I didn’t realize how much until a recent trip to the playground. At two and a half my daughter can say just about everything that she wants to say, and she’s still unselfconscious enough to talk to herself openly.
I stood beside her at the park and watched her climb up a rope net, and as she neared the top I asked her if she needed help. She didn’t look up but said, “No thank you Mommy,” and then to herself, “I can do it. I’m strong.”
I’ve said this to her countless times, as encouragement and praise, and she internalized it. The words I say to her have become the words she says to herself, about herself, and they affect how she chooses to act, in this case whether or not to ask for or accept help. My words shape her view of her own abilities, and all that that entails. It’s terrifying.
Because words matter I try to choose them carefully, but which words are right? When? Can too much praise be worse than too little? Are harsh words ever required? If not, how can dangerous or inappropriate behaviour be stopped?
There’s so much to consider, so I’ve simplified it for myself: Say something positive, say something true. Yesterday, when she threw a bowl of apple slices on the floor, perhaps hoping they would be replaced by chocolates, I said “I don’t like it when you throw food on the floor (true!), you usually do a great job of keeping your food on your plate (positive & true).” Then we cleaned up the mess.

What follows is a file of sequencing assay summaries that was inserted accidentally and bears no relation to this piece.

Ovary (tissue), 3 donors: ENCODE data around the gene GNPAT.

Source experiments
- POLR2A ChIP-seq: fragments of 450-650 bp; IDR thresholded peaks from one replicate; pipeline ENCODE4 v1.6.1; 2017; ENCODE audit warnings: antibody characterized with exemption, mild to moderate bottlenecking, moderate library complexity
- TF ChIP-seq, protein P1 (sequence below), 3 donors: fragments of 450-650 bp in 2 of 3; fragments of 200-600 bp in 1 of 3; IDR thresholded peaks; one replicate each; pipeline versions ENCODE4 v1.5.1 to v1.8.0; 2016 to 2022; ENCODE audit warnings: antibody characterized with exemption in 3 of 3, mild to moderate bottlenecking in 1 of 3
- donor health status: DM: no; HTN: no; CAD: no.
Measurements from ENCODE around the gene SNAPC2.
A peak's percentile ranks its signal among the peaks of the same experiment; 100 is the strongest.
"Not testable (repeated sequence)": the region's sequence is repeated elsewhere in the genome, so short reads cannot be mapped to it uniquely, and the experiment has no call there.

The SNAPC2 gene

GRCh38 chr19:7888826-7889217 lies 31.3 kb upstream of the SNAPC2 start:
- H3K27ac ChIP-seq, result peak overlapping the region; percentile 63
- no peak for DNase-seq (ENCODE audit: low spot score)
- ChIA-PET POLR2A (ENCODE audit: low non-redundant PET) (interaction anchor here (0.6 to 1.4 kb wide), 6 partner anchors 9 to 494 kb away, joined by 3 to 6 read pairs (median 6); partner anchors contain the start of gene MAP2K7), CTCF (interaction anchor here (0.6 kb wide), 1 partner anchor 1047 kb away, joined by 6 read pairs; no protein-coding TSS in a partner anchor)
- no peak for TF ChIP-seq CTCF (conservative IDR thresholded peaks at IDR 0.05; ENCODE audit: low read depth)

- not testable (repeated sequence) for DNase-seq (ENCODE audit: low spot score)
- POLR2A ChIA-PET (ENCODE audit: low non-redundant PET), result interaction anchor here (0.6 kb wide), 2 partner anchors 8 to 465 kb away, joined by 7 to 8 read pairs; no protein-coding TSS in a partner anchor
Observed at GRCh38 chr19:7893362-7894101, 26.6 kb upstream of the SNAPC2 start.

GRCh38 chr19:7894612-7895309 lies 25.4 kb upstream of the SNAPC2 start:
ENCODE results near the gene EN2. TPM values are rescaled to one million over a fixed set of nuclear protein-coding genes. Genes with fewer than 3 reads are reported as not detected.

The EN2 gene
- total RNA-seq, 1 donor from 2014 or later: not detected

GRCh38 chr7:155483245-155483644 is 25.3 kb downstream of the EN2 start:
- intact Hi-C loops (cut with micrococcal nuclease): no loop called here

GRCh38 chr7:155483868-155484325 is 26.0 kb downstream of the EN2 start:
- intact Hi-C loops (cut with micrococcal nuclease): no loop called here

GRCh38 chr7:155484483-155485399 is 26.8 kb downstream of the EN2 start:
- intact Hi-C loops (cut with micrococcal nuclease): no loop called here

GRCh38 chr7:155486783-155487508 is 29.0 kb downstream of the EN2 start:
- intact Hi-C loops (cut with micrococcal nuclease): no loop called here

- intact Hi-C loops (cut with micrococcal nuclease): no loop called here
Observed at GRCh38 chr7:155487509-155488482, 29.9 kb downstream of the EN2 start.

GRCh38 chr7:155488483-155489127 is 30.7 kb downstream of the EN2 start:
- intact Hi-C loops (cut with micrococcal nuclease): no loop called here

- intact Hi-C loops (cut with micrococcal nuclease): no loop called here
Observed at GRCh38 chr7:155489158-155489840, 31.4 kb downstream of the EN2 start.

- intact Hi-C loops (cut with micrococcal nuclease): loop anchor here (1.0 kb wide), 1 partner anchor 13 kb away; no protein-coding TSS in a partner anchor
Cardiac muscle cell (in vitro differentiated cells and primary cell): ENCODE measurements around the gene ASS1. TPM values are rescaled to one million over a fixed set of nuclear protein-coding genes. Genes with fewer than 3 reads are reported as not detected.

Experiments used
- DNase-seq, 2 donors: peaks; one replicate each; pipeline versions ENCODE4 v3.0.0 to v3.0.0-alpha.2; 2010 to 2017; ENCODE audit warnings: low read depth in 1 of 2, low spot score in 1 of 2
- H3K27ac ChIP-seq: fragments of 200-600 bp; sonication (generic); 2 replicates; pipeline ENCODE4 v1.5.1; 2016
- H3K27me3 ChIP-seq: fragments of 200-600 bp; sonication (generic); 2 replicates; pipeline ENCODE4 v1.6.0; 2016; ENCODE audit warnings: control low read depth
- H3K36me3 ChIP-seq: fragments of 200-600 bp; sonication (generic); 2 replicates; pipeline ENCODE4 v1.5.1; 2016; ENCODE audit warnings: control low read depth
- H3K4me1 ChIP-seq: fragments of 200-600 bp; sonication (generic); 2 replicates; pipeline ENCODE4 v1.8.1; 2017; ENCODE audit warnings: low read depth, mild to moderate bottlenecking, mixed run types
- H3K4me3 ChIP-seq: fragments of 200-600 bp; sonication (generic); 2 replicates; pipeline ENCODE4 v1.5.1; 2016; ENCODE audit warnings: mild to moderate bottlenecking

Of course there are certain truths that cannot be shared with a toddler, and certain events that preclude positivity, but applying this simple rule to my words during our more meaningful conversations has given me a simple and effective way to encourage the right behaviour without resorting to anger or shaming, which makes us both happier.
So in honour of Mother’s Days and finding simple ways to make life happier, here is the simplest way to happiness: Cake
1 cup butter
1 1/2 cups sugar (Plus 2 tablespoons to coat pan)
2 tablespoons freshly grated ginger
2 teaspoons vanilla extract
1 1/2 cups sour cream or greek yogurt
2 1/4 cups flour (Plus 2 tablespoons to coat pan)
2 teaspoons baking powder
1/2 teaspoon salt
1 1/2 cups raspberries
- Preheat oven to 350C
- Grease a 12 cup bundt pan with butter and shake in two tablespoons of flour and two tablespoons of sugar, discard excess
- Mix dry ingredients together and set aside
- Beat butter and sugar until light and fluffy, then add grated ginger
- Beat in eggs one at a time, scrapping bowl between additions then add vanilla
- Add one this of dry mixture to batter and stir, then stir in half of the sour cream or yogurt, repeat, then add the final third of the dry mixture.
- Gently fold raspberries into batter if the raspberries are frozen. If using fresh raspberries it is easier to scatter them into the pan along with the batter to prevent them from being broken apart.
- Bake for 1 hour